INC-3 Negotiator Briefing 10 of 10 Free Trade Agreement Convergence and the Plastics Treaty
Briefing 10 of 10 covers Free Trade Agreement Convergence and the Plastic Pollution Treaty
The third session of the Intergovernmental Negotiating Committee to develop an international legally binding instrument on plastic pollution, including in the marine environment (INC-3), is scheduled to take place from 13 to 19 November 2023 at the UN Environment Programme (UNEP) Headquarters in Nairobi, Kenya.
In INC-3 Briefing 10 of 10, the Key Messages are:
- The envisaged scope of the Plastic Pollution Treaty, as articulated by United Nations Environment Assembly (UNEA) resolution 5/14, includes all aspects of product design and use, the circular economy and elements of the plastic life-cycle as vital elements for addressing plastic pollution and production.
- As recognized in UNEA Resolution 5/14 and discussed more fully in the IUCN WCEL Briefing for Negotiators on Regime Convergence, the creation and implementation of the International Legally Binding Instrument (IBLI) will involve connections across multiple fields of law and policy. Following INC-1 and INC-2, it is clear that a number of suggestions for the IBLI – including the regulation of the plastics life-cycle, encouragement of alternatives and substitutes, mandatory reporting of certain chemicals and polymers in plastic products and labelling of plastics products – will connect to international trade law.
- While much of the discussions on these connections has focused on ensuring compliance with World Trade Organization (WTO) laws and practice, this briefing addresses the relationships between Regional Trade Agreements and Free Trade Agreements (collectively, FTAs) since such agreements are often the site of significant legal advancements in environment, labour, intellectual property and related laws and rules.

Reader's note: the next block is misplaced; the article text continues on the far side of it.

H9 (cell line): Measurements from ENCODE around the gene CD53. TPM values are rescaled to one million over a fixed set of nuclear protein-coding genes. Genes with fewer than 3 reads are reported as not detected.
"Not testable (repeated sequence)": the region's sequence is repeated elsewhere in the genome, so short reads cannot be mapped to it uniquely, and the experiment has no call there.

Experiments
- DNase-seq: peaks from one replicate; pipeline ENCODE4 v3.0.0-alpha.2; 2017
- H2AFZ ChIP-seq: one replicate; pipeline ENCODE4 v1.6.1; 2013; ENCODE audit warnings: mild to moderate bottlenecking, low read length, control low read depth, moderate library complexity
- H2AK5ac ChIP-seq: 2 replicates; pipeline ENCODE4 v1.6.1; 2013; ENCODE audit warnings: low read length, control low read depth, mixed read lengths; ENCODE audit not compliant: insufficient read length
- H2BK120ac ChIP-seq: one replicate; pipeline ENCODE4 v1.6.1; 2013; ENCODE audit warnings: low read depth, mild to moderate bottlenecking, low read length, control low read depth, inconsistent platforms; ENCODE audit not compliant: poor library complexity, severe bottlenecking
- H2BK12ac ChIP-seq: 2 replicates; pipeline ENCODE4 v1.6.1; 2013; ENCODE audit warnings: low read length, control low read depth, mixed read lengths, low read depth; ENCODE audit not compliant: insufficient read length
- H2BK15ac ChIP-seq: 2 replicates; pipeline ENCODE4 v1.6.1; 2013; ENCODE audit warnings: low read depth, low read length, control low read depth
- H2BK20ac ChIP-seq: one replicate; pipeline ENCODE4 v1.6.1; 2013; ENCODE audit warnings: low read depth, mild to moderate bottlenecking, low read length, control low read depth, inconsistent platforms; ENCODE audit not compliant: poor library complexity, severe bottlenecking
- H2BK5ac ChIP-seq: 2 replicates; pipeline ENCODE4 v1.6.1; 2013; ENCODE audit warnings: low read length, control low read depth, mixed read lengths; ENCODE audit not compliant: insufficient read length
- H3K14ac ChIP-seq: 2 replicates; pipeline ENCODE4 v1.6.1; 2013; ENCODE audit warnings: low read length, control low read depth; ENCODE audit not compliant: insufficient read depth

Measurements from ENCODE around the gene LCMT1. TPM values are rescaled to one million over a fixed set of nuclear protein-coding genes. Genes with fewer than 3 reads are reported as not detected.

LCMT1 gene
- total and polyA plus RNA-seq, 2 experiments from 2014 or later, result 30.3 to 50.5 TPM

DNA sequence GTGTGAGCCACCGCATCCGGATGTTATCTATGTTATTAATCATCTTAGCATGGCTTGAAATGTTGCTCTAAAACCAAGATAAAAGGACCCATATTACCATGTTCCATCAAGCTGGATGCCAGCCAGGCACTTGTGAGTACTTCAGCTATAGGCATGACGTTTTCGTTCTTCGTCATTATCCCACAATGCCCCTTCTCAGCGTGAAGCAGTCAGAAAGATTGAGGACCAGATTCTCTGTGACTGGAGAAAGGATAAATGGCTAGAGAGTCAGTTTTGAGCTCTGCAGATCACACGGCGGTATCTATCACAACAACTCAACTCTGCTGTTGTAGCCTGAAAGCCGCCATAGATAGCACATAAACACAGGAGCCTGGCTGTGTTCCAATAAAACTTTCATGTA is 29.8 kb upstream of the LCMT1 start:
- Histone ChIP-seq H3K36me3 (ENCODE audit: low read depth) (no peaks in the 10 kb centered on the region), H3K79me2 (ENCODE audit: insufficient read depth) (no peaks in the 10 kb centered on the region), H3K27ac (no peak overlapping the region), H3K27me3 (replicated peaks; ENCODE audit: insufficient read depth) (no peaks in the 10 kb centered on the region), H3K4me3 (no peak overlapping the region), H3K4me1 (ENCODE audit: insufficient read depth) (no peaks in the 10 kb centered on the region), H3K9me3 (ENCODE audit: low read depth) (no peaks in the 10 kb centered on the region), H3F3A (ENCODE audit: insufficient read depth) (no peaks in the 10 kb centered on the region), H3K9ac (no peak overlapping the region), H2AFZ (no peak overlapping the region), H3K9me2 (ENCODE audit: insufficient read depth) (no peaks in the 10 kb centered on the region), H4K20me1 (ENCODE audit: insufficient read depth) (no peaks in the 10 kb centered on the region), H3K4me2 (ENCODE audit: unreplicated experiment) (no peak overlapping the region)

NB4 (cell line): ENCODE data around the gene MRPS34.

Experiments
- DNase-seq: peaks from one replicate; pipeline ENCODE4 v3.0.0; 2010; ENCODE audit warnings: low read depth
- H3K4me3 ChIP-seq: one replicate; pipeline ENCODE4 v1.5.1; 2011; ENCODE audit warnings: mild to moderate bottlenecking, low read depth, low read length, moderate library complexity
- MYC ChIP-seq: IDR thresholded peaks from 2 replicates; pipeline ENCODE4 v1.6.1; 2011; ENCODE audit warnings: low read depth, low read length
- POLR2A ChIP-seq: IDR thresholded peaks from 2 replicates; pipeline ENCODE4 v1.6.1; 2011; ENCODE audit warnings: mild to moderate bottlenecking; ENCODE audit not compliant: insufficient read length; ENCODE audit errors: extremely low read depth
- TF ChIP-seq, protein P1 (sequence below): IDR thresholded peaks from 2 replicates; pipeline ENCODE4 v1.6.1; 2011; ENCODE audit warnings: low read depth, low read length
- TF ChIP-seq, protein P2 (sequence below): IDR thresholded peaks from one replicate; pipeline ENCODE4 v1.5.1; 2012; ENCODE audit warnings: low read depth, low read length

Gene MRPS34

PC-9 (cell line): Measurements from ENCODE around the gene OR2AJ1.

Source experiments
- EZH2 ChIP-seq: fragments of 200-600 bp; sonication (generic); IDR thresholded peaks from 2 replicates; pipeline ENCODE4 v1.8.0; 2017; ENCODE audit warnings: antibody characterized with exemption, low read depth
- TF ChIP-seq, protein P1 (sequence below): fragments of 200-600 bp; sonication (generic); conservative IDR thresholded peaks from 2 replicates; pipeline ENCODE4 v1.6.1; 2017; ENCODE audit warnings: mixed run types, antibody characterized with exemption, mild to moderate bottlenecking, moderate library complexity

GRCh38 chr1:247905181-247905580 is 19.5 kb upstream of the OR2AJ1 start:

- These relationships will be critical for negotiating the IBLI in a way that facilitates trade law commitments, ending plastic pollution, addressing environmental impacts of plastic pollution, incorporating just transitions, protecting human health, ensuring the viability of intellectual property law systems, and generating sustainable innovations in design, use and management of plastic products.
- As this briefing emphasizes, there are areas of intersection between FTAs and many aspects of the IBLI but this can be seen as a complementary system rather than a source of competition or concern.
- Whether through providing areas in which the regulation of plastic pollution can be coordinated in a way that does not impede trade or reinforcing commitments to human rights, just transitions, sustainable development and environmental commitments that connect to the IBLI or ensuring that activities such as the disclosure of certain elements of plastics comply with intellectual property requirements and labelling protections, FTAs represent an important consideration in creating coherence with the IBLI and existing international legal regimes.
Briefing 1: Key Elements for Plastic Pollution Treaty
Briefing 2: Glossary of Key Terms
Briefing 3: Structure of Plastic Pollution Treaty (ILBI)
Briefing 4: Just Transition and the International Legally Binding Instrument
Briefing 5: Regime Convergence and the International Legally Binding Instrument
Briefing 6: Circular Economy and Plastic Life-Cycle Issues
Briefing 7: Legal Process of Treaty Negotiations
Briefing 8: Connections between IUCN’s Plastic Pollution Elimination Timeline and the SDGs
Briefing 9: Connections between IUCN’s Plastic Pollution Elimination Timeline and the GBF
Briefing 10: Free Trade Agreement Convergence and the Plastic Pollution Treaty